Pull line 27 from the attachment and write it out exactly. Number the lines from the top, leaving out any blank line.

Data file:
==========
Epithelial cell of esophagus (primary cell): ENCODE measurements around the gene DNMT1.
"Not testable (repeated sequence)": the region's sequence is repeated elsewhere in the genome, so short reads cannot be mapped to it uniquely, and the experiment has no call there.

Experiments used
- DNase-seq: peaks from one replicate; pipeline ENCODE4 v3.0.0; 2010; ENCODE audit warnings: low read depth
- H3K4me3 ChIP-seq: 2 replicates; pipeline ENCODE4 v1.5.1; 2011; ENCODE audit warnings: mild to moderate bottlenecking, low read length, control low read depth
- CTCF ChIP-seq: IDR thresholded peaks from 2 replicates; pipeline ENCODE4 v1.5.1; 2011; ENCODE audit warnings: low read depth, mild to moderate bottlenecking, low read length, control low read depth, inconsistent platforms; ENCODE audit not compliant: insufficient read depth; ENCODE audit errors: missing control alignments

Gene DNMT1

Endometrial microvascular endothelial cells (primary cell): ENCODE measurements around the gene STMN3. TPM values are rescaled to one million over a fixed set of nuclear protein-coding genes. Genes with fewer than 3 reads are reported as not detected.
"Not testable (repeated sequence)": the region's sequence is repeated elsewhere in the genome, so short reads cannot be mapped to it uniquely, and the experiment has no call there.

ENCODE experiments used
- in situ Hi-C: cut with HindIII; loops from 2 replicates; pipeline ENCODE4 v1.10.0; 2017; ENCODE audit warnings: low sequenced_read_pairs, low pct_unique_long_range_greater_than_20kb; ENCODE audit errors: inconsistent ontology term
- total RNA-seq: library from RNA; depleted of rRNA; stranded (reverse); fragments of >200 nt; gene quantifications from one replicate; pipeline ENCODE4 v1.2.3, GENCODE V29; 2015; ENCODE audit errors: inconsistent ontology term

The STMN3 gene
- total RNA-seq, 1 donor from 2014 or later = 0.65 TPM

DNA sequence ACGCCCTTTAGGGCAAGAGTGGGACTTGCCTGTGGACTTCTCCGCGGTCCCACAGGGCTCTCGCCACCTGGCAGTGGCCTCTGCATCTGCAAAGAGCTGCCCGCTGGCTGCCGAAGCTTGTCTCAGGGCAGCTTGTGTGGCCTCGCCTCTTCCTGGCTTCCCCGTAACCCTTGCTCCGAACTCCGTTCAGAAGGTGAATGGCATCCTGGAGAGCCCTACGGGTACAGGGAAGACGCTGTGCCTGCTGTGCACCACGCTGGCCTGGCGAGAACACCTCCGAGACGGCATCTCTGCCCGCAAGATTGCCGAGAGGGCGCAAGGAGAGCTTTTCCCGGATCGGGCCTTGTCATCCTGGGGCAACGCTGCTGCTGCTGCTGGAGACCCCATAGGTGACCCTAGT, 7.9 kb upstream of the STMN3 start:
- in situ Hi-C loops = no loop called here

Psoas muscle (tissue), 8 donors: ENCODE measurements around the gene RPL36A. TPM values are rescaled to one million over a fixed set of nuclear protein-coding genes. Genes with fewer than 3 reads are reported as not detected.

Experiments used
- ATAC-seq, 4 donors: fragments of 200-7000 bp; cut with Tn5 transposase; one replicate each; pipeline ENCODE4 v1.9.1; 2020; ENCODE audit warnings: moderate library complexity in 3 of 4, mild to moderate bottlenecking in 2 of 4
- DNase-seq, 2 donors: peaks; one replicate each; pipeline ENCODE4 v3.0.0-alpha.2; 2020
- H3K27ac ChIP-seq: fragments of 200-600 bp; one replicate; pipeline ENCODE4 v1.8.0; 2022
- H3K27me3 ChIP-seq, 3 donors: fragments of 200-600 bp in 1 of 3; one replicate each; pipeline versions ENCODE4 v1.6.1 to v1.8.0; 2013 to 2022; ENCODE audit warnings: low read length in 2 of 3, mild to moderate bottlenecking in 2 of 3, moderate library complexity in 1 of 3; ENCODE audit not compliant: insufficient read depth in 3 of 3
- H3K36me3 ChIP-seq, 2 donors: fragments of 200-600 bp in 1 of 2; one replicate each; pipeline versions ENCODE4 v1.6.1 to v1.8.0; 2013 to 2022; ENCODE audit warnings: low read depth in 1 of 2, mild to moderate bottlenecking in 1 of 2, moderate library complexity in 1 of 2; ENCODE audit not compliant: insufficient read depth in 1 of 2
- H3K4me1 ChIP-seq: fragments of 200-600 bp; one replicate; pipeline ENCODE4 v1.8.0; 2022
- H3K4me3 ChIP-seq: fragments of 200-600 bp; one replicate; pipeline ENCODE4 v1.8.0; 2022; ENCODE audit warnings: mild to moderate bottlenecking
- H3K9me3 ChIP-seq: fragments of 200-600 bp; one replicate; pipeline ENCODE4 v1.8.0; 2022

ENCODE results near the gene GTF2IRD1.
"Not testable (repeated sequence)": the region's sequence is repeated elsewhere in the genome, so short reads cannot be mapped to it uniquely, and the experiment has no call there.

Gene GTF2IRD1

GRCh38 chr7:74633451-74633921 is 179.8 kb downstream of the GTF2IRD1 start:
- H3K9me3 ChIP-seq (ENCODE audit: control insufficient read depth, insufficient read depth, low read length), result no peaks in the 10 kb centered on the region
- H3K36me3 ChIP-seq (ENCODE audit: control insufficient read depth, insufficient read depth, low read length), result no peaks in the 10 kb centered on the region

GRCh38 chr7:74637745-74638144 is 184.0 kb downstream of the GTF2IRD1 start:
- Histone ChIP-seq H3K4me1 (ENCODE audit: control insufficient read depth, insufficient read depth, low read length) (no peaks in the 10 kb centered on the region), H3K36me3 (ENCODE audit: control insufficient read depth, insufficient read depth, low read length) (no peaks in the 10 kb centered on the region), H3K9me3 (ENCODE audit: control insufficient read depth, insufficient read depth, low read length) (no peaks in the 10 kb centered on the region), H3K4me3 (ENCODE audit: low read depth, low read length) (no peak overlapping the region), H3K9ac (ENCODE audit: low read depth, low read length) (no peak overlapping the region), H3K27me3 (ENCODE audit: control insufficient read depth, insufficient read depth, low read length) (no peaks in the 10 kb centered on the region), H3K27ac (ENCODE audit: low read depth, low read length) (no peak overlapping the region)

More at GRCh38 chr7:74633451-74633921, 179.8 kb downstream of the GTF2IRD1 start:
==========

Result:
ENCODE results near the gene GTF2IRD1.